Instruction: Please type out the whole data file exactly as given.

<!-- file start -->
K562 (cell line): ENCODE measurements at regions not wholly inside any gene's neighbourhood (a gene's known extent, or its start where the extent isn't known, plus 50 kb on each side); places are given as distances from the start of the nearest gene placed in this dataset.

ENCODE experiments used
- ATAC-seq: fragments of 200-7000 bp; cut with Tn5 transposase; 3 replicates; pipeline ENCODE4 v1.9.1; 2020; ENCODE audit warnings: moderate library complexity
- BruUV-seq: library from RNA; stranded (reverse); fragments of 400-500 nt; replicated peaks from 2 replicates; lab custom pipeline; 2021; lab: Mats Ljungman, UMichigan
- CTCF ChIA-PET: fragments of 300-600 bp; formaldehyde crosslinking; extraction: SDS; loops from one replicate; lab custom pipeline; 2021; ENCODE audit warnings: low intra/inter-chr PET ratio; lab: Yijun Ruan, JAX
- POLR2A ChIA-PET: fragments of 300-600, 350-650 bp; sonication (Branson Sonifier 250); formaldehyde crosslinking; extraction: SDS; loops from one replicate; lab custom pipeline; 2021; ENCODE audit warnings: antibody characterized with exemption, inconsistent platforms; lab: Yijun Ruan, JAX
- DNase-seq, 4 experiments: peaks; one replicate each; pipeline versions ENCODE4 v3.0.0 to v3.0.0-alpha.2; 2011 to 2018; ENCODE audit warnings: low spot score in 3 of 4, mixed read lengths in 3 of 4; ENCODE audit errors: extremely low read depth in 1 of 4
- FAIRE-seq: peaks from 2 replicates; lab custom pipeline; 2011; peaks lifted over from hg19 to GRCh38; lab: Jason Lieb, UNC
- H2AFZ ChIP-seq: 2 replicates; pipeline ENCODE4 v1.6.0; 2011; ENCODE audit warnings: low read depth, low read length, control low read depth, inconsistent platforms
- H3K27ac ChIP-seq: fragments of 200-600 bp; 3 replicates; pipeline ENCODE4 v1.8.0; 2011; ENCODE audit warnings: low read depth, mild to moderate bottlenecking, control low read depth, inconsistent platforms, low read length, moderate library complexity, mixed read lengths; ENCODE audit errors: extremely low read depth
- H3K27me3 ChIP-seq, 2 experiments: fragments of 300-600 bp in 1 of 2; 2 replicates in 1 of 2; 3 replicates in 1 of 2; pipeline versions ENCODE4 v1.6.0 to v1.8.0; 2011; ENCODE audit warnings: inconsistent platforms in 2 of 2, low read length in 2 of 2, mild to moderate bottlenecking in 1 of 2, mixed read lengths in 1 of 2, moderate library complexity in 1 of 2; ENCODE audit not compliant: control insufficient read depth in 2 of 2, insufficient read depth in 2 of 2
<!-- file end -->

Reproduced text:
K562 (cell line): ENCODE measurements at regions not wholly inside any gene's neighbourhood (a gene's known extent, or its start where the extent isn't known, plus 50 kb on each side); places are given as distances from the start of the nearest gene placed in this dataset.

ENCODE experiments used
- ATAC-seq: fragments of 200-7000 bp; cut with Tn5 transposase; 3 replicates; pipeline ENCODE4 v1.9.1; 2020; ENCODE audit warnings: moderate library complexity
- BruUV-seq: library from RNA; stranded (reverse); fragments of 400-500 nt; replicated peaks from 2 replicates; lab custom pipeline; 2021; lab: Mats Ljungman, UMichigan
- CTCF ChIA-PET: fragments of 300-600 bp; formaldehyde crosslinking; extraction: SDS; loops from one replicate; lab custom pipeline; 2021; ENCODE audit warnings: low intra/inter-chr PET ratio; lab: Yijun Ruan, JAX
- POLR2A ChIA-PET: fragments of 300-600, 350-650 bp; sonication (Branson Sonifier 250); formaldehyde crosslinking; extraction: SDS; loops from one replicate; lab custom pipeline; 2021; ENCODE audit warnings: antibody characterized with exemption, inconsistent platforms; lab: Yijun Ruan, JAX
- DNase-seq, 4 experiments: peaks; one replicate each; pipeline versions ENCODE4 v3.0.0 to v3.0.0-alpha.2; 2011 to 2018; ENCODE audit warnings: low spot score in 3 of 4, mixed read lengths in 3 of 4; ENCODE audit errors: extremely low read depth in 1 of 4
- FAIRE-seq: peaks from 2 replicates; lab custom pipeline; 2011; peaks lifted over from hg19 to GRCh38; lab: Jason Lieb, UNC
- H2AFZ ChIP-seq: 2 replicates; pipeline ENCODE4 v1.6.0; 2011; ENCODE audit warnings: low read depth, low read length, control low read depth, inconsistent platforms
- H3K27ac ChIP-seq: fragments of 200-600 bp; 3 replicates; pipeline ENCODE4 v1.8.0; 2011; ENCODE audit warnings: low read depth, mild to moderate bottlenecking, control low read depth, inconsistent platforms, low read length, moderate library complexity, mixed read lengths; ENCODE audit errors: extremely low read depth
- H3K27me3 ChIP-seq, 2 experiments: fragments of 300-600 bp in 1 of 2; 2 replicates in 1 of 2; 3 replicates in 1 of 2; pipeline versions ENCODE4 v1.6.0 to v1.8.0; 2011; ENCODE audit warnings: inconsistent platforms in 2 of 2, low read length in 2 of 2, mild to moderate bottlenecking in 1 of 2, mixed read lengths in 1 of 2, moderate library complexity in 1 of 2; ENCODE audit not compliant: control insufficient read depth in 2 of 2, insufficient read depth in 2 of 2